BioPharm International - May 2021

BioPharm - Partnerships for Outsourcing - May 2021

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Page 14 of 39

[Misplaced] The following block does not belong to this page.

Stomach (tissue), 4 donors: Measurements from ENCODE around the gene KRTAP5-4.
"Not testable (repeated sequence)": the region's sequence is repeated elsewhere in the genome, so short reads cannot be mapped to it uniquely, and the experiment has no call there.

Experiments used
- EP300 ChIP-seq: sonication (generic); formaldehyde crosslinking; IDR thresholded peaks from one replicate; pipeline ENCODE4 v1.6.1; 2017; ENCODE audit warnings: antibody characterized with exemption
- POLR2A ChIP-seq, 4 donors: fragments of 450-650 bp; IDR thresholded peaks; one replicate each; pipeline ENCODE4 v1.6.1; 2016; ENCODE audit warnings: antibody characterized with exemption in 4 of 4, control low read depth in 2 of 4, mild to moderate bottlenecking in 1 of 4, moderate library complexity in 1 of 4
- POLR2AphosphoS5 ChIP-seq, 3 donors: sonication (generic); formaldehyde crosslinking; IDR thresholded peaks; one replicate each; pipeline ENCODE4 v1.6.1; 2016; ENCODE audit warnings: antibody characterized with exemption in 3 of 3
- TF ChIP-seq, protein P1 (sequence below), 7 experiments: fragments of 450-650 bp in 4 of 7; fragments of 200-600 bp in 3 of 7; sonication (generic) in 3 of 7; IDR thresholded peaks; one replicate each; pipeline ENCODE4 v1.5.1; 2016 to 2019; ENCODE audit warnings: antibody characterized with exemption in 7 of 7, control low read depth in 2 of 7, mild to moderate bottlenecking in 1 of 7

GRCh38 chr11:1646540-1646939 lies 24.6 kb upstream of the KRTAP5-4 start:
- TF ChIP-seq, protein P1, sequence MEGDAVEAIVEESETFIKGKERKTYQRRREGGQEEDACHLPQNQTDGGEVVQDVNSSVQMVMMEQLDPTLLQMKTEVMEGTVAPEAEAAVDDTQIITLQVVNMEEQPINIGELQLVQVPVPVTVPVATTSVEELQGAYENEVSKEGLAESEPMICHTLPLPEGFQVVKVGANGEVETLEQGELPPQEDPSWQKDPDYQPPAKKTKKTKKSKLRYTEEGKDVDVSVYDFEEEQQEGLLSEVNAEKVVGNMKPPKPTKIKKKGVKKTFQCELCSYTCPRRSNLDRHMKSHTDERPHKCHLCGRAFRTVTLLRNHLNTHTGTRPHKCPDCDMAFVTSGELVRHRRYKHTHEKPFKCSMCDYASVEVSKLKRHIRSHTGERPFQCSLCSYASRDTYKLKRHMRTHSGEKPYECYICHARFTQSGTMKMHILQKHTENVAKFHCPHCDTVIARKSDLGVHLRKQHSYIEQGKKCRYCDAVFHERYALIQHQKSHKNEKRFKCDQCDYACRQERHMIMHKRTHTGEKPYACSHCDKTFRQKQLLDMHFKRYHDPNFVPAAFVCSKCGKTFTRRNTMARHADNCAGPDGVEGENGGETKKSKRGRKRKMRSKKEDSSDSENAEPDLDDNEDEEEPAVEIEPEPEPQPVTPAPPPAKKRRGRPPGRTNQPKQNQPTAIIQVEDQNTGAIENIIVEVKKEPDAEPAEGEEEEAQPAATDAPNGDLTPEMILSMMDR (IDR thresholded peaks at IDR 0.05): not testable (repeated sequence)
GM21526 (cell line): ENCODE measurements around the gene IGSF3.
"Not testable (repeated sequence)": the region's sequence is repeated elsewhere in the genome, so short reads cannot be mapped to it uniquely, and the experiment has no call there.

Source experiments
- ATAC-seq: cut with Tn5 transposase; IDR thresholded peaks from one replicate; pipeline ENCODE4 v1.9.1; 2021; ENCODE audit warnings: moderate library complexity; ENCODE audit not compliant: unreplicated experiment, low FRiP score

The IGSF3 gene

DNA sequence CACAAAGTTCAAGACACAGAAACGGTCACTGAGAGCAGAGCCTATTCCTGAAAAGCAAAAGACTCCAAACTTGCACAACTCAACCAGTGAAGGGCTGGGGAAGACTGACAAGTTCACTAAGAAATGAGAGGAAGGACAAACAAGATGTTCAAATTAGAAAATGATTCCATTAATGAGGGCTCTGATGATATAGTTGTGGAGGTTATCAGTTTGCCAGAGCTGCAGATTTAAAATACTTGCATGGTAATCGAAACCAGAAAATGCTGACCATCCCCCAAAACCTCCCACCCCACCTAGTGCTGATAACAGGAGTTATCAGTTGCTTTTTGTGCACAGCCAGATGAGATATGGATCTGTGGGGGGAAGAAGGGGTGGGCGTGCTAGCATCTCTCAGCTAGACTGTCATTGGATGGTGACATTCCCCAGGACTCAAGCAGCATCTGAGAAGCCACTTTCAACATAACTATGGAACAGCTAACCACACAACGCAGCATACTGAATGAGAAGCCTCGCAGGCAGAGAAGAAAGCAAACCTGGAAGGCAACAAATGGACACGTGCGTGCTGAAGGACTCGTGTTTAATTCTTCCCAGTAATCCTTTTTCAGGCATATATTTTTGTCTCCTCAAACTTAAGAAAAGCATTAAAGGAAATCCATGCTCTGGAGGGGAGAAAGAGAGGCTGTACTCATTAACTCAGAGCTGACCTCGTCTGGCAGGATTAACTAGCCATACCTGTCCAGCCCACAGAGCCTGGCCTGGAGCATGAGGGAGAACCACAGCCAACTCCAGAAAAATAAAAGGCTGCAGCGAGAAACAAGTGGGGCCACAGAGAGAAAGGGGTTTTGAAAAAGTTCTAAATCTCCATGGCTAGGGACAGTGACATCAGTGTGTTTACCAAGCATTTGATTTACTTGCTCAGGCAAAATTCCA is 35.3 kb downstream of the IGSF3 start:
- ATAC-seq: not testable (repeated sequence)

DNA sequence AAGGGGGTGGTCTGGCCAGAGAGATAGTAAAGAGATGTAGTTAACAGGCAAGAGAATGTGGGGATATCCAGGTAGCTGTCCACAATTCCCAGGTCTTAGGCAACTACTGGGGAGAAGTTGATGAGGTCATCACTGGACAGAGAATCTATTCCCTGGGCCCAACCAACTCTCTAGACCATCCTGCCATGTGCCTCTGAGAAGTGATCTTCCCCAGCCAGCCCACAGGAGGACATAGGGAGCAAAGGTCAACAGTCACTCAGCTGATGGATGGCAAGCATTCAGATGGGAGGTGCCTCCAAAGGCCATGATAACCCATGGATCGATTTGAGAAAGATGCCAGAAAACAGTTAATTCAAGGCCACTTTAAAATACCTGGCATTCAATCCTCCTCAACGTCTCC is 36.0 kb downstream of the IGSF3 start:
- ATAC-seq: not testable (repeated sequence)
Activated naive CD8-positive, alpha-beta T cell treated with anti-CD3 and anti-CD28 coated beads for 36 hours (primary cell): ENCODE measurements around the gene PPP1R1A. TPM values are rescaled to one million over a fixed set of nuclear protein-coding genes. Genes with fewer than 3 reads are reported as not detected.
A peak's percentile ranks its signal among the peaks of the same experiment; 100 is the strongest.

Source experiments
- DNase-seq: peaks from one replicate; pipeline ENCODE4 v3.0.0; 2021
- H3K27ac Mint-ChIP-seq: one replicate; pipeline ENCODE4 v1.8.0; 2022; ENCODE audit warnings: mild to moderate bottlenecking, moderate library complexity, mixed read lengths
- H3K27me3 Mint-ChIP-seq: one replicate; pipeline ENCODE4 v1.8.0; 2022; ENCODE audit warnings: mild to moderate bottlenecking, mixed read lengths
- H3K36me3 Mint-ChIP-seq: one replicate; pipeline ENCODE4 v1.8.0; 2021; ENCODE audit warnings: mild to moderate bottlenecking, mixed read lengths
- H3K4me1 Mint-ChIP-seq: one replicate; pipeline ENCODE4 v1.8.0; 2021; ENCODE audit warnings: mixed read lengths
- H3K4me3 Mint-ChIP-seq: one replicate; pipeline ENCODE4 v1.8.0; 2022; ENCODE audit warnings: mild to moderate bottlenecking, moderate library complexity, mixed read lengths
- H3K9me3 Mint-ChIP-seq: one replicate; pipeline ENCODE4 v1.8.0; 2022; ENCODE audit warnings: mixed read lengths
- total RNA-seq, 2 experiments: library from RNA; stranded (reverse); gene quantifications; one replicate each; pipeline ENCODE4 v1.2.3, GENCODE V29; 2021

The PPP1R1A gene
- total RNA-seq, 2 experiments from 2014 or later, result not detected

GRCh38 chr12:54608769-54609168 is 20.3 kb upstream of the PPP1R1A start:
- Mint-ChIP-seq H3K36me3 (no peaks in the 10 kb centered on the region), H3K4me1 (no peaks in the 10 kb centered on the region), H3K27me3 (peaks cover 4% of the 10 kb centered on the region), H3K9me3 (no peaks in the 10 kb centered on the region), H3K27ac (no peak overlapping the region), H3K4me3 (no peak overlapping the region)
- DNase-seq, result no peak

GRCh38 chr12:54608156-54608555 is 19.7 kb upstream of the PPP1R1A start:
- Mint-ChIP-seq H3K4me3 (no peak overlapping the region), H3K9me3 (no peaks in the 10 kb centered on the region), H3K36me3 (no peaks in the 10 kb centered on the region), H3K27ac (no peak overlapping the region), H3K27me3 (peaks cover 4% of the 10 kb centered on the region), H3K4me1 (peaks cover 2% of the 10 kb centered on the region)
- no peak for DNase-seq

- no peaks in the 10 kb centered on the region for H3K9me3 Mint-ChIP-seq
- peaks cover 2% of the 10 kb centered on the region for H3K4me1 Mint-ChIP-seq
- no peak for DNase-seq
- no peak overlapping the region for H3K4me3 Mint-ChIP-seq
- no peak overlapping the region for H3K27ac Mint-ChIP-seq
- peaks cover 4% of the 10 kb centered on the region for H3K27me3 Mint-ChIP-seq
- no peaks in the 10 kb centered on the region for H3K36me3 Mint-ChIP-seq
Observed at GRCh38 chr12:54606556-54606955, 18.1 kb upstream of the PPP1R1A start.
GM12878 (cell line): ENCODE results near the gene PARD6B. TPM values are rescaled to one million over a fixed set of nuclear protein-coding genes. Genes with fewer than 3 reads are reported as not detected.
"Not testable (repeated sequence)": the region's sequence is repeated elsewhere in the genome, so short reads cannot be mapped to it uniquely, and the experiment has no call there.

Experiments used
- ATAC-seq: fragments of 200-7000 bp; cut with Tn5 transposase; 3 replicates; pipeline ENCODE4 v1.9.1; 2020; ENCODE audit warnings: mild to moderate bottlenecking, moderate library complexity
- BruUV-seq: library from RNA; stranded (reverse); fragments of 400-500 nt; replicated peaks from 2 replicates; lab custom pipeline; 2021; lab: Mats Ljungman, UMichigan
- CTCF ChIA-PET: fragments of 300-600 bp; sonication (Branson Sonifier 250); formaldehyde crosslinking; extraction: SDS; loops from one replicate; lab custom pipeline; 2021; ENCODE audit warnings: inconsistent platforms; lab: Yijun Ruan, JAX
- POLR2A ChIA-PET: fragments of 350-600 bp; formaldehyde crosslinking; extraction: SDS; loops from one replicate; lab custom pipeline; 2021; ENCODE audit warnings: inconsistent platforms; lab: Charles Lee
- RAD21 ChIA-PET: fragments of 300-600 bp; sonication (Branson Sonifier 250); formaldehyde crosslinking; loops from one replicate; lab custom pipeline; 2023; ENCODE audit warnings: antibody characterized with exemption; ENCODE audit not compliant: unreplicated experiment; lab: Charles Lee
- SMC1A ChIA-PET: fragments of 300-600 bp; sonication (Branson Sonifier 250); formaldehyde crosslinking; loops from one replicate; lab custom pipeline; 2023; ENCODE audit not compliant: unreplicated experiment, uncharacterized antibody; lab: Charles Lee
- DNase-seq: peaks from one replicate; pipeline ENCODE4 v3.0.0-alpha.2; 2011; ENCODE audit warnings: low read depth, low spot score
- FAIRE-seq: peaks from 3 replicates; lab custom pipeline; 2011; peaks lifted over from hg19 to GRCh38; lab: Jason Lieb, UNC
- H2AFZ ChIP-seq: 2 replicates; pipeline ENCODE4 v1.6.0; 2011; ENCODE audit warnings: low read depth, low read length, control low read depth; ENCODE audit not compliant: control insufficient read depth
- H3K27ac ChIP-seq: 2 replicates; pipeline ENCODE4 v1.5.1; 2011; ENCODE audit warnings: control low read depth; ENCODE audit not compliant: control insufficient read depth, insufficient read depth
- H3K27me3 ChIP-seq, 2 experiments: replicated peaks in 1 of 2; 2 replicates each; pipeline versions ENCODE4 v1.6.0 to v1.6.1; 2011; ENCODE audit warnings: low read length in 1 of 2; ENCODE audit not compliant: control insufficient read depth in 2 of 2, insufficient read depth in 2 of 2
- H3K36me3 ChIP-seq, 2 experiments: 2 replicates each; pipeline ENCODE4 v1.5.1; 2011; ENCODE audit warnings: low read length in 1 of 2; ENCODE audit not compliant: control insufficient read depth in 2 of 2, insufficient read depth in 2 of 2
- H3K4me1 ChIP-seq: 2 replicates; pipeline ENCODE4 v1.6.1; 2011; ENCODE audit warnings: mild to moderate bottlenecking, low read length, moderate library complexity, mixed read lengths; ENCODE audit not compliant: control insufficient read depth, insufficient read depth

14 BioPharm International eBook May 2021 expertise, convenience, and a sense of reliability that push the industry to outsource this rather critical service. Simplistic beliefs about viruses It is striking that many old beliefs in the behavior of viruses continue to persist today. For example, "if a virus comes into contact with any cell it will infect it and replicate." Likewise, "all infected cells will show signs of infec- tion." The reality is far more complex. In the presence of a human pathogenic virus, human cells may not necessar- ily show signs of infection or die and may continue to grow normally. In addition, a specific virus may not be able to replicate in vitro, only in vivo. Limited knowledge of virolog y and simplistic beliefs about virus replica- tion have led to misconceptions in the interpretation and, by default, effec- tiveness of legacy viral safety tests. BEST PRACTICES IN VIRAL SAFETY TESTING: WHAT TO DO, WHAT TO EXPECT Extending the biomanufacturer's capabilities If mutual trust, open discussion, and deep understanding are an obvious star ting point, historica l ly, a v ira l safety service company would develop a generic assay that could be used broadly by the industry to meet a spe- cif ic regulator y expectation. Rarely were the assays customized to meet the specif ic needs of a given man- u f a c t u r e r. T h i s l a c k of c u s tom- ization became a "one-size-f its-all " approach that left the manufacturer largely missing from the discussion. For compendial tests, this remains the case to this day. However, the evo- lution of biologics using new plat- forms and methodologies also requires an evolution of the guidance docu- ments and, by default, testing strate- gies. Collectively, viral safety testing is evolving to be more bespoke with a greater understanding that deeper interactions between the service pro- vider, the agencies, and the manu- facturer are needed. We are shifting from a prescriptive approach to full- r isk assessment a nd bespoke v ira l safety testing plan design. The viral safety supplier now positions itself as an extension of the biomanufactur- er's capabilities and facilities. It is a continuum of bioproduction activ- it y w it h sea m less commu n icat ion between the two. Qualifying a subcontractor through a technical audit The selection of a service provider can be a complex one. In the selection pro- cess of the service provider, a quality audit may be carried out. However, this audit often boils down to an audit of the quality system and metrics. It is strongly advisable to complete such a quality audit with a technical audit, for example, with a virologist review- ing the scientific rationale of the sub- contractor's assays and processes, or with a bioinformatics expert inquir- ing how hits from the NGS analysis will be processed. Several manufac- turers have understood this and now work with skilled resources to take this technical and scientif ic aspect into account when selecting their viral safety service provider. Actionable viral safety data Ultimately, the results of a viral safety test should have biological relevance to the test sample and be action- able. For example, NGS-based assays are meaningless if the raw sequence data cannot be interpreted and put into the context of the test system or f inal application. Likewise, without a robust quality system or assurance of compliance to the regulations, the signif icance of those results may be further challenged. There should be a fundamental expectation of exper- tise throughout the entire viral safety testing process, from laboratory execu- tion through data analysis and biolog- ical interpretation by qualified subject matter experts, to regulatory affairs to ensure full compliance and assurance of safety to the patient. NGS-based approaches also enable virus identi- f ication, which makes it possible to track it throughout the bioproduction process with standard molecular tests. Knowledge is power As alluded to earlier, the f irst step to ensure viral safety is knowledge—a f undamenta l understanding of the nature of the product and its man- ufact uring process is critical. This enables a qua lit y-by-design (QbD) t e s t i n g s t r at e g y for w h ic h NG S is wel l su ited. NGS-based testing approaches empower the manufac- turer to better understand their own biomanufacturing processes and the risks that may be encountered. NGS testing strategies to assess t he sa fet y and conta minat ion r isk can be applied to materials through- out the development and manufac- t u r ing process, f rom raw mater ia l to the f ina l dr ug product. Idea l ly, t h is shou ld prov ide t he ma nu fac- turer avenues to both optimize and s i mpl i f y t h e i r biom a nu f a c t u r i n g proce s se s , a nd more i mp or ta nt ly, m it i g ate t he r isk of a d v ent it iou s a gent conta m i nat ion. T h is is t he underly ing principle of QbD: that the risk of adventitious agent con- ta m i nat ion is pre vented or m i n i- m i z e d t h rou gh s m a r t biopro c e s s design (11,12). In turn, the gains or savings in process eff iciency, time, costs , a nd overa l l sensit iv it y a nd assurance of safet y can be substan- tial to the manufacturer. Partnerships for Outsourcing Analytics The viral safety supplier now positions itself as an extension of the biomanufacturer.

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